»A madman…in the garden.«

»Then it must be the murderer returned to the scene of his crime!« Mansell shouted as he picked up his pace. He was the first to reach the pavilion door and charge through it.

By the time Chandler, Buchan, Miles and Kent made it into the garden, Mansell had a man already pinned to the ground. He was crushing the man’s face into the solid ice. Kent could only imagine how painful that must be. But if he really was their man, then he got nothing less than he deserved.

»You bastard! You killed him, didn’t you?« Mansell shouted into the man’s ear.

The supposed madman tried to scream, but barely had enough air in his lungs to cry out. All he could do was whimper. He tried to wriggle himself out of Mansell’s grasp without success. Mansell used his larger body to his advantage and pressed the man even harder into the ground. Kent was slightly appalled by the brutality of it. Even if this man was guilty of murder, there was no need to crush him to death before they had even spoken to him.

»Mansell, get off of him! We must deal with him in the proper manner,« Chandler shouted. »We won’t get any answers out of him as long as you’re sitting on top of him.«

Finally, the baron saw sense and slowly got up. Still gripping the man’s collar and pulling him up as well.

»There, you have him!«

He pushed him towards the others. Blood ran down on the side of the man’s face and it looked as if he had taken a strong blow to the temple. Kent almost felt sorry for him.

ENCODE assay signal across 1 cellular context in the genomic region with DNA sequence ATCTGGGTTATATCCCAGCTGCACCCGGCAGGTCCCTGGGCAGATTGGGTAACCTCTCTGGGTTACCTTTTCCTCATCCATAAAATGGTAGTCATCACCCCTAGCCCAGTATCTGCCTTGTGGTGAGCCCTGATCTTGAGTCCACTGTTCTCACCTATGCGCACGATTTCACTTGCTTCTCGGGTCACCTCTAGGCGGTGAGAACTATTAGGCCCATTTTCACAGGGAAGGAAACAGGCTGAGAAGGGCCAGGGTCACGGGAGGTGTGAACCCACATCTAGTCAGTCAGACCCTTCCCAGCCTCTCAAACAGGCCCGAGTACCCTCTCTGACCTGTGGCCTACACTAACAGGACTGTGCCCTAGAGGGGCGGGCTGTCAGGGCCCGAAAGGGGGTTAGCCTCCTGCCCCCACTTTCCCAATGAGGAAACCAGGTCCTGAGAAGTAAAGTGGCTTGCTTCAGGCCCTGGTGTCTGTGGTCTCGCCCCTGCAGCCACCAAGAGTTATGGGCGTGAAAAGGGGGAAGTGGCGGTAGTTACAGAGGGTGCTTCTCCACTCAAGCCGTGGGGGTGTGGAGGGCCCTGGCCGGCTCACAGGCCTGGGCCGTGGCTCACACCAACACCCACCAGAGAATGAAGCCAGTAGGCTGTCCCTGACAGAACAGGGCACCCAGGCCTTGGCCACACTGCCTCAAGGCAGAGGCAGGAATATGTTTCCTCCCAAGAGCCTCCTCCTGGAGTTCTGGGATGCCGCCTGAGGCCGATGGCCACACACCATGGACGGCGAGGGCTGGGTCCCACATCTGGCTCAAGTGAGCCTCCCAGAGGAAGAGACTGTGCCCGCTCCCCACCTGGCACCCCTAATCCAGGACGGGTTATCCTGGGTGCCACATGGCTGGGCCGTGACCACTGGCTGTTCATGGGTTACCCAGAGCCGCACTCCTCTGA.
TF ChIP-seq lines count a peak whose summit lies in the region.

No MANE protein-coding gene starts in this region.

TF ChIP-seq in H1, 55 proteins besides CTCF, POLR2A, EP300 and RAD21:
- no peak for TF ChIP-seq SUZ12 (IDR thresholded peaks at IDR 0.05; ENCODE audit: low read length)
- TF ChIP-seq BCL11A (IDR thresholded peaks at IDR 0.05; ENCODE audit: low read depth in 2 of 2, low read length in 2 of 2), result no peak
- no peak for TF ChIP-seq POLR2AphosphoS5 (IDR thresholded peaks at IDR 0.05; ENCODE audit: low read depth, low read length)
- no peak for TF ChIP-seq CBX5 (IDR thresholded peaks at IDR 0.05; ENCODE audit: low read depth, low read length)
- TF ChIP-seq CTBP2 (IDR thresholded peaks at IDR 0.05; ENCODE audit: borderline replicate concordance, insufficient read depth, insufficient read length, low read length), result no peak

»My God, it’s Calvin!« Miles called out.

»The town idiot?« Buchan asked, trying to take a closer look at the light-haired man who looked frightened and confused.

»Indeed. He isn’t our man. Calvin’s too stupid to do such a thing.«

Calvin began to shake his head violently and babble something no one could understand. At the moment he didn’t at all look like a dangerous killer, but more like a scared animal.

»He is a madman, isn’t he? And we find him out here where the body was found, correct? I say that makes him look pretty guilty in my eyes.«

Mansell did have a point, even though it pained Kent to admit it.

»Murder, murder,« Calvin cried out suddenly, as if in anguish, while he kept twisting and turning his body in an unnatural way. There was no mistaking those words. And then there was a strange gleam in his eyes. Kent felt a chill run through down his spin.

»You don’t think he’s…« Kent struggled to put his fears into words, »obsessed or something like that?«

»Nonsense,« Buchan reasoned. »He was disturbed by something, but I promise you that something it is not the devil, nor a demon.«

»Who cares about that? Can’t you hear what’s he’s shouting? That’s a confession to my ears!«

Mansell was smiling triumphantly until Chandler stepped forward.

Chandler approached Calvin slowly.

»Look, we’re not going to harm you. No one here will. We just want to ask you a few questions.«

The shouting stopped abruptly. Calvin looked at the earl questioningly.

»Now, can you tell me what happened? Why did you shout ›murder‹? Is that what you did yesterday? Murder someone out here?«

Calvin, who seemed to have the understanding of a child, looked Chandler up and down before answering, this time in proper English: »He was shorter than you, but just as high.«

Kent frowned. Judging from Chandler’s expression, he could make just as little sense of the remark as he could.

Chandler tried again. »Calvin, listen to me. Did you kill the boy, Peter?«

Calvin shook his head and half turned towards the house. »Not the work of a small man, but of one much higher. Up there.«
He pointed towards the sky. It all made very little sense, if any at all.

»Well, what did I say?«  Mansell cut it. »Lunatic.«

»But an innocent one,« Miles added. »He didn’t say he did it.«

Mansell just shook his head in disbelief.

»Miles is right,« Chandler said. »Until he gives his statement to the magistrate, we cannot charge him with the murder.«